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Reference Variable Casting Fun

 
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Here is what today's brain twister was for me:

The compiler says:
.......incompatible types
found : A
required: B
B o2 = o1;
^
I'm sure theres a simple answer but I can't find it in K&B: Why does the compiler think that o1 is an "A" and not a "C"?
Thank you again!
Gary
 
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o1 is an "A" during compile time and becomes C during run time. compile time comes first, therefore compiler doesn't like it. Should have similar info in the polymorphism chapter.
 
Gary Marshall
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Tony:
In K&B it says that "All the compiler can do is verify that the two types are in the same inheritance tree...." (page 113).

Now of course A and B are in the same inheritance tree but the compiler still does not like that line of code. Why doesn't the compiler see that o1 ("A") is part of B's inheritance tree? Does the compiler want to see a casting done?
thanks
g
 
Tony Smith
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"Why doesn't the compiler see that o1 ("A") is part of B's inheritance tree?"
Actually it doesn't have much to do with seeing part of the inheritance tree; it's more of a fundamental issue on how you are suppose to use the reference variable.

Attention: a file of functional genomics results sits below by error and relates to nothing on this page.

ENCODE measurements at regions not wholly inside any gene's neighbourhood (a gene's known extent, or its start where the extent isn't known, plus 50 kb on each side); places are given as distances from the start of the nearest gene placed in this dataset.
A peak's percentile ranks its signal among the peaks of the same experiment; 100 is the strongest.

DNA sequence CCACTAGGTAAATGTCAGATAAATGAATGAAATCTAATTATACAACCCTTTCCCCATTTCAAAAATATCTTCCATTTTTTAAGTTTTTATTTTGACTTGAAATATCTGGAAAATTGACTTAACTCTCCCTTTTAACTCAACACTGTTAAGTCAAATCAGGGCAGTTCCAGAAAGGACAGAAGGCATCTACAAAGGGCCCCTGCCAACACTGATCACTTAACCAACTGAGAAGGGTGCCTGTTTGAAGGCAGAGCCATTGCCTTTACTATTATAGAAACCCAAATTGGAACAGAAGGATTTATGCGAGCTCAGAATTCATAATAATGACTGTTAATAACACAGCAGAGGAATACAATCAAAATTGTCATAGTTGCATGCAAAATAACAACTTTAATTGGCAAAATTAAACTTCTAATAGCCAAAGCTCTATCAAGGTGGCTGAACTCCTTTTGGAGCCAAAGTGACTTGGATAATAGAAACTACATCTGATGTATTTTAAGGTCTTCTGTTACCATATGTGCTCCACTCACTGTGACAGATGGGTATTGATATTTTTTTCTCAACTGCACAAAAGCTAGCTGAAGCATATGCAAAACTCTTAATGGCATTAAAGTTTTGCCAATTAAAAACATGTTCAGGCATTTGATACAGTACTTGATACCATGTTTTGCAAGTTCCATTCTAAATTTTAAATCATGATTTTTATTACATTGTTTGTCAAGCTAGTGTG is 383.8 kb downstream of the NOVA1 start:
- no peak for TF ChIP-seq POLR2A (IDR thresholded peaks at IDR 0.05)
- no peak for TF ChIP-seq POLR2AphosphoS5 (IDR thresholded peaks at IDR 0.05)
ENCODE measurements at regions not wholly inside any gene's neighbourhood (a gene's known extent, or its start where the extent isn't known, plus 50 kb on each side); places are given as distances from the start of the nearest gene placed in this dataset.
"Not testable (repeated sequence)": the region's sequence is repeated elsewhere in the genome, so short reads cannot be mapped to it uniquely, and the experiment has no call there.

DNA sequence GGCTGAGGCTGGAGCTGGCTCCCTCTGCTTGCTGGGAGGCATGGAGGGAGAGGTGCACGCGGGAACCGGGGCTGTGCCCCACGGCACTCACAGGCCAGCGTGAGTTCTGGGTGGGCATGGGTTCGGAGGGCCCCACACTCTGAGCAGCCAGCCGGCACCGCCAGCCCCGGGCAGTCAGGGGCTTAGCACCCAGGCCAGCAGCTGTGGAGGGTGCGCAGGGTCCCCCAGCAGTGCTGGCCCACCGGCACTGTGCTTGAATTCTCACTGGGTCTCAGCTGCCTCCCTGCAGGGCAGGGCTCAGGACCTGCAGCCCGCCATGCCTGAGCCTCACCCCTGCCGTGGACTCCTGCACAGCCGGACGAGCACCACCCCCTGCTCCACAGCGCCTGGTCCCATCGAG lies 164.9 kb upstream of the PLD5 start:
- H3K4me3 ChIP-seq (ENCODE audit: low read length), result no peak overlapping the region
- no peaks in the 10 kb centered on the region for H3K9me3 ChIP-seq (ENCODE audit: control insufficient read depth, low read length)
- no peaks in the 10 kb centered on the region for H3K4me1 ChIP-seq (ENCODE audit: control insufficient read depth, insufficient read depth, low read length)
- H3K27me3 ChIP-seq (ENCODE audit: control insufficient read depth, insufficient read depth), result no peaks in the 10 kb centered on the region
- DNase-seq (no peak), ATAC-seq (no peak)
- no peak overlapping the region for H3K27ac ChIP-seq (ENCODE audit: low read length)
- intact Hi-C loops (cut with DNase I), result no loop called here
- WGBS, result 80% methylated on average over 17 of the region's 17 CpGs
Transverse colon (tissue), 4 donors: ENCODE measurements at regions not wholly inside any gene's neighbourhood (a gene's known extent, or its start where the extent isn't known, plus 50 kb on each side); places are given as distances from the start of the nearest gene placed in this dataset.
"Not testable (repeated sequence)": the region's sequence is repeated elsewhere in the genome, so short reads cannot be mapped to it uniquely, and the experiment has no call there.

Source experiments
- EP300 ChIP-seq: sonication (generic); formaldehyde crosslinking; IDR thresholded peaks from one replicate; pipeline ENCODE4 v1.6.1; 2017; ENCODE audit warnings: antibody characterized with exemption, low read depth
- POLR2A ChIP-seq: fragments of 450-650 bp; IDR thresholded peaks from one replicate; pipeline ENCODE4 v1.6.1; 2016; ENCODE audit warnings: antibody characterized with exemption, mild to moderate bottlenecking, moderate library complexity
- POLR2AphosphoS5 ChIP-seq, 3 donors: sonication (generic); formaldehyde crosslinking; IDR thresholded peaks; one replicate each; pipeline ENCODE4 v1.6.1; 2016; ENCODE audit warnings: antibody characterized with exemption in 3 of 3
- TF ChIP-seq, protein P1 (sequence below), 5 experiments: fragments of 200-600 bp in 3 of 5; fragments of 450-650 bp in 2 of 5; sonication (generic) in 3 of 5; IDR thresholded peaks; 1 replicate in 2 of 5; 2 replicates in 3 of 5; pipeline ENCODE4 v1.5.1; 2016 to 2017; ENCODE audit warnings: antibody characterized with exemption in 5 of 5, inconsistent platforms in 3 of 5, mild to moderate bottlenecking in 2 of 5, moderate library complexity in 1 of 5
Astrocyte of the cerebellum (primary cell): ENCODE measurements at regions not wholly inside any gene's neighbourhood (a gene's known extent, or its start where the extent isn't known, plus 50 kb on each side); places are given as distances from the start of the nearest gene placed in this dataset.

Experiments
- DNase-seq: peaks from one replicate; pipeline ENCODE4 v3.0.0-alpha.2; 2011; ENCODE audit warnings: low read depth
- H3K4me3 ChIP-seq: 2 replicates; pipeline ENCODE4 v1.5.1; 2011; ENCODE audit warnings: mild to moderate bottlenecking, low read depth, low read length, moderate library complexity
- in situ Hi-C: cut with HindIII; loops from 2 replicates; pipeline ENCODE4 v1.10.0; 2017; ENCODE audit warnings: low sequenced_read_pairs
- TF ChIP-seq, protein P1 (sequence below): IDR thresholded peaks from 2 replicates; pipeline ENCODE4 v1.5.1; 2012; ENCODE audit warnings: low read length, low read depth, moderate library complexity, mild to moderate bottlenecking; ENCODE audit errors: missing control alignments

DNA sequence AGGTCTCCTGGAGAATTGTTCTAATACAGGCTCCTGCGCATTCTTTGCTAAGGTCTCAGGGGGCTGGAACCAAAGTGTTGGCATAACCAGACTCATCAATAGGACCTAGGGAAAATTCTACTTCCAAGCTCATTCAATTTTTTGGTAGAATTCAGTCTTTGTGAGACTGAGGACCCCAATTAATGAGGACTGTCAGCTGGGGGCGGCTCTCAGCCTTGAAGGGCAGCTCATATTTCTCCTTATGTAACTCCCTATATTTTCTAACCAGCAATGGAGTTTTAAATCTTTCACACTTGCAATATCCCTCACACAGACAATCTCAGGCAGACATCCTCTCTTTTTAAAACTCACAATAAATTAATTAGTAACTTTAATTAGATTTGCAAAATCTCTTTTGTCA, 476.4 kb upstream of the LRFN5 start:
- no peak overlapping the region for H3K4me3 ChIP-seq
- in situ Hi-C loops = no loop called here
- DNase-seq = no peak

Let's say we have a parent class named animal and child class named cat.

class animal{}
class cat extends animal{}

cat is a animal but
animal is not a cat!!

so you can have

animal a = new cat();

but not cat c = new animal();

Remember to always have reference variable of something in the high inheritance tree and point to some instance in the equal or lower inheritance tree. When you are trying to point to some instance in the higher inheritance tree, 9 out of 10 times the program will blow up if not in compile time, most likely in run time.

In your case it's actually rare that if you do explicit cast, the program will actually run. But it's very rare to see example like this:

A o1 = new C( );
B o2 = (B)o1;

Because it turned into something like B o2 = new C();
during run time which is permitted.

I was thinking more traditional case where you have:

A o1 = new A();
B o2 = (B)o1;

even though it will compile, during runtime it blows up. Just remember pointing downwards in inheritance tree good, but if try to point upwards, then you are asking for trouble.

[ September 25, 2007: Message edited by: Tony Smith ]
[ September 25, 2007: Message edited by: Tony Smith ]
 
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